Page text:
Tag Archives: comprehension

No, Sir! It’s NOT the Teacher’s Fault!

Who to blame?

Declining standards in primary school achievement levels Maths, in English, in Spelling, in Grammar, in Punctuation, in . . .  well, you name it!

The research is in.

And, it seems, Australian students are struggling to achieve what students in other countries are achieving.

Why?

Well, maybe . . . just MAYBE . . . the “Educational Authorities” are asking far too much of teachers, while simultaneously ignoring the need of teachers for structured, sensible, PRACTICAL curricula that can actually BE implemented in classrooms around this wonderful nation.

Some of us are providing worthwhile materials that HELP students to develop the skills needed in these areas.

Others just TALK about it. And talk is cheap.

We need curriculum support materials that genuinely help teachers to help their students, without demanding time-consuming preparation.

We need Educational Leadership to actually DELIVER THE GOODS. Not theorise about it, leaving teachers to “close the gaps.”

Our Worksheets are a great example of stuff that actually WORKS in the classroom.

To the benefit of all — students, teachers and schools. Thousands are now using them. To great effect.

Give them a go!

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NAPLAN — and why parents should LOVE it!

Yes, the controversy rages on!

But, the TRUE (but often-hidden) values of NAPLAN are often ignored.

Value 1: NAPLAN gives at least SOME structure to a curriculum that, at the very least, leaves much to be desired. It actually suggests standards at which students at Years 3, 5, 7 and 9 should, or could, or maybe are within arms reach of, attaining in the areas of Maths, English, spelling, grammar and written expression. Yes, admittedly it’s only a “suggestion”, a “hint” if you like. But at least it’s SOMETHING!

Value 2: NAPLAN gives a simple, straight-forward, one-page report. Big on graphics, small on text. Not that 15-page mumbo-jumbo, copy and pasted school report that numbs the imagination and provides little in the way of factual reporting on student progress. Now, no-one should be mislead into believing everything showing on the NAPLAN student report sheet. But, by golly, it’s a good start for parents to check it out, and then ask some truly meaningful questions of teachers and school.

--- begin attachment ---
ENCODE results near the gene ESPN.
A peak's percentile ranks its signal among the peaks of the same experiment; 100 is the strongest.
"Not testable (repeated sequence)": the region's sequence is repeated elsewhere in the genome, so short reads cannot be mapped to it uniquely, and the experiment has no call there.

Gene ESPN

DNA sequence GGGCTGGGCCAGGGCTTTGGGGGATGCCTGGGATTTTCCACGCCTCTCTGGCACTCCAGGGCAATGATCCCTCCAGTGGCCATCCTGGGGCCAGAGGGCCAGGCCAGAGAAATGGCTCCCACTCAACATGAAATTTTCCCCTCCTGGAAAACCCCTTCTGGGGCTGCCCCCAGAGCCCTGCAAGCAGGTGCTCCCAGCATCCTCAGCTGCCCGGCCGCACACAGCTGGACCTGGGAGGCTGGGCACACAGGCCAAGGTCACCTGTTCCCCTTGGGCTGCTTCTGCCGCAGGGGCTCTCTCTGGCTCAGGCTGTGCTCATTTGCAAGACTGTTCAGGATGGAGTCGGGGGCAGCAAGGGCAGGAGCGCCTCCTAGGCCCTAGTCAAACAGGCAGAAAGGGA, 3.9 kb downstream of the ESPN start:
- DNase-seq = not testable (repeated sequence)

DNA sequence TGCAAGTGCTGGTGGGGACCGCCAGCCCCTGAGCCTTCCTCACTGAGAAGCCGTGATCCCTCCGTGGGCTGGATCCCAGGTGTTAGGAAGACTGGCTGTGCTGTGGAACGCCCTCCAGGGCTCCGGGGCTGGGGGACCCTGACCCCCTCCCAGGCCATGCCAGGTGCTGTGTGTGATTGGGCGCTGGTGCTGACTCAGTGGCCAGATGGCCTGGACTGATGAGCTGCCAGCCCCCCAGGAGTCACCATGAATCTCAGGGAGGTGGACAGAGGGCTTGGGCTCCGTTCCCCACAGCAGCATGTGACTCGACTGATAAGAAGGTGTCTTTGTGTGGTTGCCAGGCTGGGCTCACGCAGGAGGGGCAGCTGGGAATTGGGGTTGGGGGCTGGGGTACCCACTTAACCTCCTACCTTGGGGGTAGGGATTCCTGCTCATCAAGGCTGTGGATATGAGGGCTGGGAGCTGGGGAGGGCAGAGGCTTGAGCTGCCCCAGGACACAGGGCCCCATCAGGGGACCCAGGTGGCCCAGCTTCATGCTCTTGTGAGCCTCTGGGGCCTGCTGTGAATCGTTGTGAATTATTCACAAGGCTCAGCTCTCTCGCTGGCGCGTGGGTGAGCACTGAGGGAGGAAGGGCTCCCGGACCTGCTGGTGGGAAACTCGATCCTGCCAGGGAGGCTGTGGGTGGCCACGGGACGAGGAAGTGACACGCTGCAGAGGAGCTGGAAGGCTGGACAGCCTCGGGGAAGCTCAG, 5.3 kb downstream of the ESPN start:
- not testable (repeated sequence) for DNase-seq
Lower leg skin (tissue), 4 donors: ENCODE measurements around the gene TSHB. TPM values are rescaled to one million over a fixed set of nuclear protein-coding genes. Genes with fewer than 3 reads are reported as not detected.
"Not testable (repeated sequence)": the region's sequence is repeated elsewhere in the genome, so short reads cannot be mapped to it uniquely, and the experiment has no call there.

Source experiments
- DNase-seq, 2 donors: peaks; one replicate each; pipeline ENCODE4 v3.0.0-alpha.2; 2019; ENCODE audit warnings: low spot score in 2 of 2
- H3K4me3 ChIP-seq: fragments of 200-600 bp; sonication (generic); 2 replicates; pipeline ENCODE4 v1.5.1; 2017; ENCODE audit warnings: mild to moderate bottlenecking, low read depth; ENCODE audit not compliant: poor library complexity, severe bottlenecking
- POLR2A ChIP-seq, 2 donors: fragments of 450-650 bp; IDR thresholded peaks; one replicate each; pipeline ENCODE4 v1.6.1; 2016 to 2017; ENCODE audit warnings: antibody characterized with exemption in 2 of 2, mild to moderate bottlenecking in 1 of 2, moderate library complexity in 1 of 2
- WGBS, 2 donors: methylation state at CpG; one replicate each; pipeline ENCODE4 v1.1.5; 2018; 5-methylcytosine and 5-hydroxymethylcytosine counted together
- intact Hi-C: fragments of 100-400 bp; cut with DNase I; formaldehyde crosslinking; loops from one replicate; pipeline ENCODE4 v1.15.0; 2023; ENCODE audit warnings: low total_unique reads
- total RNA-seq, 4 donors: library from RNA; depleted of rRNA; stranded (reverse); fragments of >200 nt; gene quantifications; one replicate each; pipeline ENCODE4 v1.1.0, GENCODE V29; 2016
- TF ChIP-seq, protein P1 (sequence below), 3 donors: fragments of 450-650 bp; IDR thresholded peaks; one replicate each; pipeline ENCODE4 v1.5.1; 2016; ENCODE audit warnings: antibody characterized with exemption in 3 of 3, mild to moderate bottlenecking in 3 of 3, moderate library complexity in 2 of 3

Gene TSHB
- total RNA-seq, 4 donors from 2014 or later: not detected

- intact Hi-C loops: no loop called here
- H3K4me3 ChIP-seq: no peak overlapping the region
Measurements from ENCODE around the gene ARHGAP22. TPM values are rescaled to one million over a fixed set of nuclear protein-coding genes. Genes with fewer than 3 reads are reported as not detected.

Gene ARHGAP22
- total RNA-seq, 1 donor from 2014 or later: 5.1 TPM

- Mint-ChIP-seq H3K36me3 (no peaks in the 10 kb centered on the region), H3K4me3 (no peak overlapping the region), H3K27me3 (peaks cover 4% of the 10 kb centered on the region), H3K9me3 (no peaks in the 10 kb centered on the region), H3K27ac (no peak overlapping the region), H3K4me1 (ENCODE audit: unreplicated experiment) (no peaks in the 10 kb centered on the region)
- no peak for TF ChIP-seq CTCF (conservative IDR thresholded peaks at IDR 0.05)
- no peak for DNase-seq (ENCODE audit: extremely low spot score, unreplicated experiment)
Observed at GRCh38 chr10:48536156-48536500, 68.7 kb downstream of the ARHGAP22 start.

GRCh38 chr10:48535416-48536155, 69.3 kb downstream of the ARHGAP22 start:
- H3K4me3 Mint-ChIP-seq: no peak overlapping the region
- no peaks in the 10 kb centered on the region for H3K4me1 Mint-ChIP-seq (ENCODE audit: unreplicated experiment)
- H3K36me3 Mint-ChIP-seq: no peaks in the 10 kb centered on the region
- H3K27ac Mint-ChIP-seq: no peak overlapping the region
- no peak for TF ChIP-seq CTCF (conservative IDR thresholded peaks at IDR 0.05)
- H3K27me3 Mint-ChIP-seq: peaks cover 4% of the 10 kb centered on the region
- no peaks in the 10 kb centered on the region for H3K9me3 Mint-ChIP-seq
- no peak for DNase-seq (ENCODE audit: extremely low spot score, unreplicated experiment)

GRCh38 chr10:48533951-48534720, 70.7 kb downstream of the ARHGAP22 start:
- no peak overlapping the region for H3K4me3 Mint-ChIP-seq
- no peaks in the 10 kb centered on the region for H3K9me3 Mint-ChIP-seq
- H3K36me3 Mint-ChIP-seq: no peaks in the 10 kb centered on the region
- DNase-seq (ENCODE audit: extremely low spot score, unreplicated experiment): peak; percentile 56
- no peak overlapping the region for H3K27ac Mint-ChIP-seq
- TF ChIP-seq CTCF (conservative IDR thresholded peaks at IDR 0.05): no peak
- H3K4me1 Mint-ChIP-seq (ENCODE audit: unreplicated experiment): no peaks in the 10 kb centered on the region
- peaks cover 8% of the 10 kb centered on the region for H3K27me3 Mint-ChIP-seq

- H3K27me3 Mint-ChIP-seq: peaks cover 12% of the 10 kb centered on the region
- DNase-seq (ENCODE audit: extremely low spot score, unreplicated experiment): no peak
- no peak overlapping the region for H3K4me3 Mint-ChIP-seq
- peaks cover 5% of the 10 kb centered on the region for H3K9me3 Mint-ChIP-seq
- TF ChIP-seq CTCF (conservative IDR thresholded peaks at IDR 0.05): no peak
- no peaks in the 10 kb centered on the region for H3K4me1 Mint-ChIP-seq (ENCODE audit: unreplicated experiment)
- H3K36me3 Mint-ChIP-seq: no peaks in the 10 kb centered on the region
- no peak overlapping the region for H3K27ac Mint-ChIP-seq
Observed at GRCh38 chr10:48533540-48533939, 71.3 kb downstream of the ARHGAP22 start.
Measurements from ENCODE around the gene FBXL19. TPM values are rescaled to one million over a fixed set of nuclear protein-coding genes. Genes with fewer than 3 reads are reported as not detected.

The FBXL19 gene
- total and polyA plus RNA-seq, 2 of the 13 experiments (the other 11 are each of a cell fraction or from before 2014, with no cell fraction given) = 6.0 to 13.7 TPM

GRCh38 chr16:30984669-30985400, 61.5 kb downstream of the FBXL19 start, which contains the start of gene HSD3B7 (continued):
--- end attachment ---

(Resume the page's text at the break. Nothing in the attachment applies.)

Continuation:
Value 3: School comparisons. Some of us are not too sure of the value of the ranking of schools in accordance with NAPLAN results. So many variables, so many value-related implications!

So, there it is. A defence, sort of, of the TRUE VALUE of NAPLAN testing, from one who sits on the edge of the world of schools and observes parents, teachers and students as they prepare for the 2015 week of NAPLAN.

Have a good one!

Who Teaches Maths Best — Schools or McDonalds?

Sometimes the so-called “experts” get in the way.
And that’s ESPECIALLY true in education.
Spelling standards? Out the window!
Grammar? What’s that?
Tables mastery? Oh, so boring!
Automatic response? Why? We have calculators and iPads to do that!

Well, some of us think that this is a tragedy! A REAL tragedy.

We’re TRYING to do something about it through our website.

But, really and truly, it’s up to “the experts” to reverse the trends, to remedy their ways, to reform the curriculum so that it actually addresses some of the weaknesses that are so GLARINGLY OBVIOUS to anyone who cares to check.

SO . . . Good on McDonalds for training the teenagers working for them. For enforcing standards of work and efficiency and honesty and reliability and . . . I could go on!

May our schools take on some of the McDonalds attitudes and values. Not a popular thought, but a GREAT one!

Thanks, McDonalds!

Maths for Muddled Minds, Perhaps?

Not all maths problems are actually maths problems (er, if you know what I mean!).

Take, for example, the problem of house insurance.

This morning I rang our insurance company to check on the following:

“Are our solar panels on our roof covered by insurance?”

The English language does funny things to our brains. Any literal translation of the above question would have to result in useless solar panels. Because they’re USELESS if they’re covered.

But the term “covered” doesn’t mean “covered”! It means “covered”, doesn’t it? Yes, it does.

Now, you and I know EXACTLY what it means.

But pity the poor primary school student who is struggling with literacy AND maths, and can’t interpret this problem.

What hope does he/she have?

That’s why WE do what WE do. Worded maths problems are an essential part of maths understanding and development.

Think about it. But not too long!

Better that you DO something about it! NOW! It can be lots of FUN!